On February 14, 2013, Valve released a Linux version of Steam, a popular game distribution platform on PC. Many Steam games were ported to Linux. On December 13, 2013, Valve released SteamOS, a gaming oriented OS based on Debian, for beta testing, and has plans to ship Steam Machines as a gaming and entertainment platform. Valve has also developed VOGL, an OpenGL debugger intended to aid video game development, as well as porting its Source game engine to desktop Linux. As a result of Valve's effort, several prominent games such as DotA 2, Team Fortress 2, Portal, Portal 2 and Left 4 Dead 2 are now natively available on desktop Linux.
Some Linux users play Windows games through Wine or CrossOver Linux.
On 22 August 2018, Valve released their own fork of Wine called Proton, aimed at gaming. It features some improvements over the vanilla Wine such as Vulkan-based DirectX 11 and 12 implementations, Steam integration, better full screen and game controller support and improved performance for multi-threaded games.
OpenELEC, a Linux distribution that incorporates the media center software Kodi, is an OS tuned specifically for an HTPC. Having been built from the ground up adhering to the JeOS principle, the OS is very lightweight and very suitable for the confined usage range of an HTPC.
There are many Linux distributions created with privacy, secrecy, network anonymity and information security in mind, including Tails, Tin Hat Linux and Tinfoil Hat Linux. Lightweight Portable Security is a distribution based on Arch Linux and developed by the United States Department of Defense. Tor-ramdisk is a minimal distribution created solely to host the network anonymity software Tor.
In addition, Windows was used as an operating system on non-mission critical systemslaptops used on board the space station, for examplebut it has been replaced with Linux; the first Linux-powered humanoid robot is also undergoing in-flight testing.
The Jet Propulsion Laboratory has used Linux for a number of years "to help with projects relating to the construction of unmanned space flight and deep space exploration"; NASA uses Linux in robotics in the Mars rover, and Ubuntu Linux to "save data from satellites".
The Ubuntu derivatives Edubuntu and The Linux Schools Project, as well as the Debian derivative Skolelinux, provide education-oriented software packages. They also include tools for administering and building school computer labs and computer-based classrooms, such as the Linux Terminal Server Project (LTSP).
There are general-purpose Linux distributions that target a specific audience, such as users of a specific language or geographical area. Such examples include Ubuntu Kylin for Chinese language users and BlankOn targeted at Indonesians. Profession-specific distributions include Ubuntu Studio for media creation and DNALinux for bioinformatics. There is also a Muslim-oriented distribution of the name Sabily that consequently also provides some Islamic tools. Certain organizations use slightly specialized Linux distributions internally, including GendBuntu used by the French National Gendarmerie, Goobuntu used internally by Google, and Astra Linux developed specifically for the Russian army.
Torvalds states that the Linux kernel will not move from version 2 of the GPL to version 3. He specifically dislikes some provisions in the new license which prohibit the use of the software in digital rights management. It would also be impractical to obtain permission from all the copyright holders, who number in the thousands.
A 2001 study of Red Hat Linux 7.1 found that this distribution contained 30 million source lines of code. Using the COCOMO, the study estimated that this distribution required about eight thousand person-years of development time. According to the study, if all this software had been developed by conventional proprietary means, it would have cost about $ ( US dollars) to develop in the United States. Most of the source code (71%) was written in the C programming language, but many other languages were used, including C++, Lisp, assembly language, Perl, Python, Fortran, and various languages. Slightly over half of all lines of code were licensed under the GPL. The Linux kernel itself was 2.4 million lines of code, or 8% of the total.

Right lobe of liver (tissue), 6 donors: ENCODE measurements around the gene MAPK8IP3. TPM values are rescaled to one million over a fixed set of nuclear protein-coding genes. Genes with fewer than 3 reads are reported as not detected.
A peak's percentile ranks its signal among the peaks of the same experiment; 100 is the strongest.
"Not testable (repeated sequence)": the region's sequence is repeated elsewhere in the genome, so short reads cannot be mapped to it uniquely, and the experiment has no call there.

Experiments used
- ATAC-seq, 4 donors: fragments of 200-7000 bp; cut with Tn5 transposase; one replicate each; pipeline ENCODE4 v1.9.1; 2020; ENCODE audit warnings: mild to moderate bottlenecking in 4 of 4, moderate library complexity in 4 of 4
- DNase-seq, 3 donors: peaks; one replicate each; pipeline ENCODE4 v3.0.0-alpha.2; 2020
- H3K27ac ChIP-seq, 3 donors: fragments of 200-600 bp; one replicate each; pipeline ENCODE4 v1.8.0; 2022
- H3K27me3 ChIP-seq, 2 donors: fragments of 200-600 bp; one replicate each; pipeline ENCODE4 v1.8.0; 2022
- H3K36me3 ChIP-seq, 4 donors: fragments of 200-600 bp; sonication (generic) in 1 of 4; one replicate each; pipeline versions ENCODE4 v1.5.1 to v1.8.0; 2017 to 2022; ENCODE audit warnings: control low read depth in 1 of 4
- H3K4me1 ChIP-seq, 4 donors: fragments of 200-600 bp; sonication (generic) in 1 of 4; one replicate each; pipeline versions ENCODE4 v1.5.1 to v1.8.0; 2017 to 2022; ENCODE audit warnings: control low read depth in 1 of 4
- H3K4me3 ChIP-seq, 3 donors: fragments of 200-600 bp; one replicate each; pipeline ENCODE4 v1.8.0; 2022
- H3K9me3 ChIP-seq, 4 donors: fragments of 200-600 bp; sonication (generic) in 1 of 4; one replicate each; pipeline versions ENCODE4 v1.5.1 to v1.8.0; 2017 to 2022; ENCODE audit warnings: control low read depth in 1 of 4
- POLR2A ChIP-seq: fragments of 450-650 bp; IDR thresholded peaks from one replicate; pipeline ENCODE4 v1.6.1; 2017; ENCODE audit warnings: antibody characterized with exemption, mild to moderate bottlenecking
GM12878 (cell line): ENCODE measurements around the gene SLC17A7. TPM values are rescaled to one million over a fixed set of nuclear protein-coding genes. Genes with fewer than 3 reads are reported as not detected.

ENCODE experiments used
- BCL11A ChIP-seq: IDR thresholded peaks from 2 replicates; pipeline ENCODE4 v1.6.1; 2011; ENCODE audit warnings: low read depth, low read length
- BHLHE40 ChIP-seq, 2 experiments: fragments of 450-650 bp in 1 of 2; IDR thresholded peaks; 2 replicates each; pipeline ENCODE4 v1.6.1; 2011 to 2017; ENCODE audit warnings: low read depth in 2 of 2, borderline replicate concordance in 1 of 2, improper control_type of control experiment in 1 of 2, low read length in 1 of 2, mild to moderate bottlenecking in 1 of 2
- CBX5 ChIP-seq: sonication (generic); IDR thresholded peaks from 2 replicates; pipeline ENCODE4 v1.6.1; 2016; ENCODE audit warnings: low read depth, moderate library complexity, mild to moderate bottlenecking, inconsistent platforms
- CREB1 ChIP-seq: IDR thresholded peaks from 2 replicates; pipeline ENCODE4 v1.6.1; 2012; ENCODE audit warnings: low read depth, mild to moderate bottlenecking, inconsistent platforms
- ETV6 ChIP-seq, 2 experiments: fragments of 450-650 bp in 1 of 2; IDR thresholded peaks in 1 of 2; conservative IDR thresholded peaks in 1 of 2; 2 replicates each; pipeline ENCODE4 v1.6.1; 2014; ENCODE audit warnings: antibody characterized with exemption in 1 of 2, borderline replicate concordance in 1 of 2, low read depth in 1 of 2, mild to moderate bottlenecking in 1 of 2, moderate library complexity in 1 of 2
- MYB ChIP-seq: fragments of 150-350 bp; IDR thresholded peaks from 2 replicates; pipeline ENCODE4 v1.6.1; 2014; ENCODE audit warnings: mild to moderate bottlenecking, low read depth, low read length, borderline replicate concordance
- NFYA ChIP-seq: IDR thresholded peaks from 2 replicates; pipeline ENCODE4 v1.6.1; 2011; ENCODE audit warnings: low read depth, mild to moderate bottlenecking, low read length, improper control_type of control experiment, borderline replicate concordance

In a later study, the same analysis was performed for Debian version 4.0 (etch, which was released in 2007). This distribution contained close to 283 million source lines of code, and the study estimated that it would have required about seventy three thousand man-years and cost US$ (in dollars) to develop by conventional means.
In the United States, the name Linux is a trademark registered to Linus Torvalds. Initially, nobody registered it, but on August 15, 1994, William R. Della Croce, Jr. filed for the trademark Linux, and then demanded royalties from Linux distributors. In 1996, Torvalds and some affected organizations sued him to have the trademark assigned to Torvalds, and, in 1997, the case was settled. The licensing of the trademark has since been handled by the Linux Mark Institute (LMI). Torvalds has stated that he trademarked the name only to prevent someone else from using it. LMI originally charged a nominal sublicensing fee for use of the Linux name as part of trademarks, but later changed this in favor of offering a free, perpetual worldwide sublicense.
The Free Software Foundation (FSF) prefers GNU/Linux as the name when referring to the operating system as a whole, because it considers Linux distributions to be GNU variants of the GNU operating system initiated in 1983 by Richard Stallman, president of the FSF. They explicitly take no issue over the name Android for the Android OS, which is also an operating system based on the Linux kernel, as GNU is not a part of it.
A minority of public figures and software projects other than Stallman and the FSF, notably Debian (which had been sponsored by the FSF up to 1996), also use GNU/Linux when referring to the operating system as a whole. Most media and common usage, however, refers to this family of operating systems simply as Linux, as do many large Linux distributions (for example, SUSE Linux and Red Hat Enterprise Linux). By contrast, Linux distributions containing only free software use "GNU/Linux" or simply "GNU", such as Trisquel GNU/Linux, Parabola GNU/Linux-libre, BLAG Linux and GNU, and gNewSense.
, about 8% to 13% of a modern Linux distribution is made of GNU components (the range depending on whether GNOME is considered part of GNU), as determined by counting lines of source code making up Ubuntu's "Natty" release; meanwhile, 6% is taken by the Linux kernel, increased to 9% when including its direct dependencies. (self-published data)